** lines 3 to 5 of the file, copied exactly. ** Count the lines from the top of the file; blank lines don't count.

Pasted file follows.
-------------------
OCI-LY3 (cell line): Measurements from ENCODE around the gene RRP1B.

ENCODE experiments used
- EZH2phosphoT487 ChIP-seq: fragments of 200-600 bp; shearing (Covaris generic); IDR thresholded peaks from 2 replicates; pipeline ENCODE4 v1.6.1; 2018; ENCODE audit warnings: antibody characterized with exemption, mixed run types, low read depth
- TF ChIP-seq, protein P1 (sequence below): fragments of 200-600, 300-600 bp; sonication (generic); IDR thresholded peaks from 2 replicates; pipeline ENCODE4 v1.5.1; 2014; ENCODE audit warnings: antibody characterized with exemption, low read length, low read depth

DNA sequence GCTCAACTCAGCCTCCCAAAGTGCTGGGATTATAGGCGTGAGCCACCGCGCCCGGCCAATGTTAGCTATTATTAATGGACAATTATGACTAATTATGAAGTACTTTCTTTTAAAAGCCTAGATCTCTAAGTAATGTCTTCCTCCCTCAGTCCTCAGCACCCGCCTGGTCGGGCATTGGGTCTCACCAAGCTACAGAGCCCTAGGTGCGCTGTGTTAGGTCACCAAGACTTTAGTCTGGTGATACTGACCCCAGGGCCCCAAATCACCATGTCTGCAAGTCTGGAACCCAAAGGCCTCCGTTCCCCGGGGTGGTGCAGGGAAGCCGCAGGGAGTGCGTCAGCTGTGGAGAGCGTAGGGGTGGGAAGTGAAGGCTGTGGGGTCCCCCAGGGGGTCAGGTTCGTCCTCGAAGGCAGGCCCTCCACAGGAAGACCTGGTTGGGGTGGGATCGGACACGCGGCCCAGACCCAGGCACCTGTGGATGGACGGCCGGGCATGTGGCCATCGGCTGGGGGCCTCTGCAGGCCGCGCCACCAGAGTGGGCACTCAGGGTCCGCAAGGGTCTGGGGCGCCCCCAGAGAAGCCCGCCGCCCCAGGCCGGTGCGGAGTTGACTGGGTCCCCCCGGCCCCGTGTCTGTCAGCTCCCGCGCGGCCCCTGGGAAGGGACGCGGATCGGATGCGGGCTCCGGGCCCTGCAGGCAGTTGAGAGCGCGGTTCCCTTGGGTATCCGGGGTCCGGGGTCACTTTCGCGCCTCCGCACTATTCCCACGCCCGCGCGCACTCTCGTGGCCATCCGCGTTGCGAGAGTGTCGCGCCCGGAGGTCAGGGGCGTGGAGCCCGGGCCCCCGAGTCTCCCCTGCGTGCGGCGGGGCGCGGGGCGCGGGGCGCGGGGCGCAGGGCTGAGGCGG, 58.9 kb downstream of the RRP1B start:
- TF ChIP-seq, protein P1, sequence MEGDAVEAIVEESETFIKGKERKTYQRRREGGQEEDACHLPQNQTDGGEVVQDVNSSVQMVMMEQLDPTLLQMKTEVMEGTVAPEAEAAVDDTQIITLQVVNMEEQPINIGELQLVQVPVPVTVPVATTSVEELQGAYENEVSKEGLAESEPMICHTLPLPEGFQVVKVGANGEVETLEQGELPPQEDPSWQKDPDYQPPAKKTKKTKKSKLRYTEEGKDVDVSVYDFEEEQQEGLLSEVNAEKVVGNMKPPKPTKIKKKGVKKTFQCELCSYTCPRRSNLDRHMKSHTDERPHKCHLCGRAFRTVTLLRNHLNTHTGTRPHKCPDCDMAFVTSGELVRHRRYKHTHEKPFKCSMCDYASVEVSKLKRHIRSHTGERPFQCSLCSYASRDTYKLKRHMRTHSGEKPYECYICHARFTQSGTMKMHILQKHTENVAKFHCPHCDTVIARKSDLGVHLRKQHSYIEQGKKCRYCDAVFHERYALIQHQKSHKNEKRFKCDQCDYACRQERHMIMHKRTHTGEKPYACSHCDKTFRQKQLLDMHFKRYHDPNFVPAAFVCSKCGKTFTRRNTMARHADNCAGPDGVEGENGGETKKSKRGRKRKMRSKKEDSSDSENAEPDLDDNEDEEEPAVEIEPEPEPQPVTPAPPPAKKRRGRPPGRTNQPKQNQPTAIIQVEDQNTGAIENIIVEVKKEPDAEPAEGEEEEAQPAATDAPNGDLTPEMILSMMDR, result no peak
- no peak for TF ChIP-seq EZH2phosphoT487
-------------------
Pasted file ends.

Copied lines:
- EZH2phosphoT487 ChIP-seq: fragments of 200-600 bp; shearing (Covaris generic); IDR thresholded peaks from 2 replicates; pipeline ENCODE4 v1.6.1; 2018; ENCODE audit warnings: antibody characterized with exemption, mixed run types, low read depth
- TF ChIP-seq, protein P1 (sequence below): fragments of 200-600, 300-600 bp; sonication (generic); IDR thresholded peaks from 2 replicates; pipeline ENCODE4 v1.5.1; 2014; ENCODE audit warnings: antibody characterized with exemption, low read length, low read depth

DNA sequence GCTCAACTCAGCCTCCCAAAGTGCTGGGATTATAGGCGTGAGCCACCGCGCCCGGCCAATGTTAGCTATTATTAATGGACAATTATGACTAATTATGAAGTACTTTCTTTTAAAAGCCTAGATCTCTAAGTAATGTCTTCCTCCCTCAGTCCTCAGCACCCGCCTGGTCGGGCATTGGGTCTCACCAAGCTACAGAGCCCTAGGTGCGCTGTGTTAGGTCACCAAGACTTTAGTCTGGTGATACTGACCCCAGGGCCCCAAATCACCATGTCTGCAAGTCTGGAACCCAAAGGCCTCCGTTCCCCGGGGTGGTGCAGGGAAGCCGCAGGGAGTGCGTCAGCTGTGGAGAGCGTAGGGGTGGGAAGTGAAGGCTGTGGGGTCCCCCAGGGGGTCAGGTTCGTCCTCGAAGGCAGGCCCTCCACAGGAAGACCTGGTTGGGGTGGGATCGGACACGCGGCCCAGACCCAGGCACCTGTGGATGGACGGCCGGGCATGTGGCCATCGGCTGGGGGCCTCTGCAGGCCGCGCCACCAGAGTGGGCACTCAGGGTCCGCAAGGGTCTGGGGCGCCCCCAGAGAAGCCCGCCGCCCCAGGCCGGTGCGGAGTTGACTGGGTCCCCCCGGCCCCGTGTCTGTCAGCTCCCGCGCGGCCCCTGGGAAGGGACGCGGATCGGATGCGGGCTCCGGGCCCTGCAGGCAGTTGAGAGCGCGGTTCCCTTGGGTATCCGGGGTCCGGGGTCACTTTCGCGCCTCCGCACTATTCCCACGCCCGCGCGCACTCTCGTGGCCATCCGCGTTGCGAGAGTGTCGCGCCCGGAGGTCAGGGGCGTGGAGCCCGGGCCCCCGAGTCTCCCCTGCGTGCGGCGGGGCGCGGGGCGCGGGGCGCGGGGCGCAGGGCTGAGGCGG, 58.9 kb downstream of the RRP1B start: